It is August now, another NaNoWriMo done until the Big One in November. This year's Camp sessions were different, because you could set your own word count goals. So, I wrote 35k in April, and 35k (well, 36 and change) in July. Put 'em together, and I need a few more chapters (still going!) and the story is done.
A lot of interesting things happened in July, in the context of my novel, The Last Song. It's set in Detroit, more or less (there's an otherworld, underworld, Alice in Wonderland sort of questing thing going on with it). Detroit ended up declaring Chapter 9 Bankruptcy, the largest municipality to have done so. It's apparently holding an auction of some of its artistic treasures, so make up for some of that 22 billion dollars.
But good things are happening in Detroit too. There's the riverfront, slowly being rebuilt, and the Riverwalk. There are businesses moving there. Previously a food desert, both a Whole Foods and a Meijer opened there. Real estate is cheap, and developers are snatching buildings up, including the abandoned Packard Plant. Young people are moving there, artists and innovators, because it's economically feasible to have a beautiful place to live there while building your dreams.
That's not why I picked Detroit, initially. I picked Detroit because I wanted urban decay. I wanted a not nice city in which to place my narrator, a formerly drug addicted rock star (think Kurt Cobain), who was kind of a not nice person. And with Detroit, you get decay, and a strange sort of rugged, stubborn beauty. As I researched Detroit further, prowled its streets in Google Street View and read about its trials and tribulations, I realized the level of respect I needed to treat this city with. A great American city, formerly population 2 million, now around 700,000. A great American city, large enough to place Manhattan, Boston, and San Francisco in. Floundering, rusting, growing over. This is not my city. But people still live there, and people are still trying to make it work. Cities are more than novel settings, they are living things. And sometimes, novels are more than just screwed up fairy tales, they're cautionary and end up in teachable moments.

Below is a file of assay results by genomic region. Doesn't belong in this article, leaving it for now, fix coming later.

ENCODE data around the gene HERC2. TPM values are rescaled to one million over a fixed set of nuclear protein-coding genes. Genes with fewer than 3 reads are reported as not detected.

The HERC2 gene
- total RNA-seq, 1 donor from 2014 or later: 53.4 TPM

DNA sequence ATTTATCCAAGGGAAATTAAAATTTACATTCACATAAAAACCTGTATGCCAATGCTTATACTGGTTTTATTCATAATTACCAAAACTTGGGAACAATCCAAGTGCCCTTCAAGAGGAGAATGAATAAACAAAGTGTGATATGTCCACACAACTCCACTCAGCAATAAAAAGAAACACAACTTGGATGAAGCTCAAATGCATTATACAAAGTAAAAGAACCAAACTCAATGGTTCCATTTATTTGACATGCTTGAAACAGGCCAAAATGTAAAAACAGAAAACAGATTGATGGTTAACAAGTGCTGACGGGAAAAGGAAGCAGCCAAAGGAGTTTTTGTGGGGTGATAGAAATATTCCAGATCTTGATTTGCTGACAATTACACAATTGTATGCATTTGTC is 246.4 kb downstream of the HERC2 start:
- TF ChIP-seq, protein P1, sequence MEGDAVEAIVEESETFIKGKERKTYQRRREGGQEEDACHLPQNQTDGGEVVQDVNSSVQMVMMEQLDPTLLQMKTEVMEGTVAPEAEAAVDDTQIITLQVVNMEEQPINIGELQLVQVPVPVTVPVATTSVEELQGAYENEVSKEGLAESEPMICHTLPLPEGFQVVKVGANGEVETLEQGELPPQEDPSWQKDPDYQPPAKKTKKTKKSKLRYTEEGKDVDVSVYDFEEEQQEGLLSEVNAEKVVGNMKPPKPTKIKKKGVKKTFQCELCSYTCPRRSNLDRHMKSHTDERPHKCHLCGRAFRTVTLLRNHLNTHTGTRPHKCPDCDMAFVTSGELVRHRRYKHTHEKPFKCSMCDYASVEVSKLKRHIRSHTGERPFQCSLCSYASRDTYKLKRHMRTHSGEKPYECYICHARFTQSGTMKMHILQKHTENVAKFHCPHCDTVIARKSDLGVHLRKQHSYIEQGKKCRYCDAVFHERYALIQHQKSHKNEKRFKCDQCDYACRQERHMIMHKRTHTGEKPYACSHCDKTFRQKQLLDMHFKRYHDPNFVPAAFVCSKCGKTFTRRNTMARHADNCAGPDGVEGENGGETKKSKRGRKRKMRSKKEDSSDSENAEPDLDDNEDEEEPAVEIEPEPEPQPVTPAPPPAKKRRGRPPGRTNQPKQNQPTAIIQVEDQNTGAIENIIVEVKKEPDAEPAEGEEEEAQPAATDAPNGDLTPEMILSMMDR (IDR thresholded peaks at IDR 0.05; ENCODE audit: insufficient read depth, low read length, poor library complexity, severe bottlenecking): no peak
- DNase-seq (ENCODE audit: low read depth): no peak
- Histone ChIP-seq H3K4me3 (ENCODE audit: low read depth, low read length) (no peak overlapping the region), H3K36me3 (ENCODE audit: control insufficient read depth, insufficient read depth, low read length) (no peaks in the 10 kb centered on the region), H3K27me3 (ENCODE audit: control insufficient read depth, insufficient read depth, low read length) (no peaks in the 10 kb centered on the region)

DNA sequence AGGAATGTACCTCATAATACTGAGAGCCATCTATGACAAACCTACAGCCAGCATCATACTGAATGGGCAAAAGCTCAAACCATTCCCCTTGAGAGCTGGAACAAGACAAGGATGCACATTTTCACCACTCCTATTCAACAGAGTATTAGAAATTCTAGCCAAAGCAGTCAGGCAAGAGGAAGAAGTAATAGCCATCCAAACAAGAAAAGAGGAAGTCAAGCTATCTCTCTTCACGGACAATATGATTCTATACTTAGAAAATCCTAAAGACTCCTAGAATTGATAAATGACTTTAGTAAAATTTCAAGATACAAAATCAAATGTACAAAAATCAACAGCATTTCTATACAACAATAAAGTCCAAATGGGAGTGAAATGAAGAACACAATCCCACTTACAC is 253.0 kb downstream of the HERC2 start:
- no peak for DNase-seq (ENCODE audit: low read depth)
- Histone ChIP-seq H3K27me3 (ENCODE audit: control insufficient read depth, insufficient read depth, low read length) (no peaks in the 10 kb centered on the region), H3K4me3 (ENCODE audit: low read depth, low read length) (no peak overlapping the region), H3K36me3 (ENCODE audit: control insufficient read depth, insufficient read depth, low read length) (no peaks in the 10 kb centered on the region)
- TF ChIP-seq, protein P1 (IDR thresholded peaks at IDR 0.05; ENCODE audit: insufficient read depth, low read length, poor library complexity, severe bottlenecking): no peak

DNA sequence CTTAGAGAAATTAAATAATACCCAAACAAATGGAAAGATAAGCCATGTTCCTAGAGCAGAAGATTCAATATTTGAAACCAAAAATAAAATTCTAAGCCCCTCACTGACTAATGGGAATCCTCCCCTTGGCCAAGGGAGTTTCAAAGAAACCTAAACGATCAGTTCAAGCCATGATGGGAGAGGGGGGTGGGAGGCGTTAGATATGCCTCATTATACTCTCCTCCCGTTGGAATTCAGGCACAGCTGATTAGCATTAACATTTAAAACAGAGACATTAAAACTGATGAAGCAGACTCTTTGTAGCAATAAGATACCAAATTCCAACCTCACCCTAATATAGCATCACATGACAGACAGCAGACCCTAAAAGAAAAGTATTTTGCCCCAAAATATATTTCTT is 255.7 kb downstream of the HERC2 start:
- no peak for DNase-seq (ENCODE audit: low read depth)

There are no dogs in my novel. It's kind of an unusual thing, I'm realizing at this point. A lot of my fiction contains dogs. However, much like when I see a dog on the show Supernatural, a show I love dearly, I felt nothing good could happen to a dog in this story. And Detroit has its stray dog problems. In fact, Rolling Stone even did an article on Detroit's 50,000 stray dogs. Fifty. Thousand. The numbers involved with Detroit are staggering, as a rule.
There are people working to make a difference for Detroit's strays as well, though. There is the Detroit Dog Rescue, whose mission is to create a no kill animal center in Detroit. They are a 501(c)3 non-profit dog rescue (info detailed on their Facebook page) started by rapper "Hush" Carlisle and TV producer Monica Martino. There was originally going to be a Discovery Channel series on Detroit's stray dogs, but the mayor's office said no (perhaps not without good reason, reading that article). So, Carlisle and Martino got together and did the Youtube video, and I guess things went from there. You can view their available dogs here, and even if you're not in the market for a Detroit dog, you should take a look. They've got what appears to be a seriously talented photographer taking the dogs' pictures, which is a very smart thing to have done. They appear to do temperament evaluations (they mention evaluations in at least one dog's description, though don't appear to describe the process on the site, unless I missed it).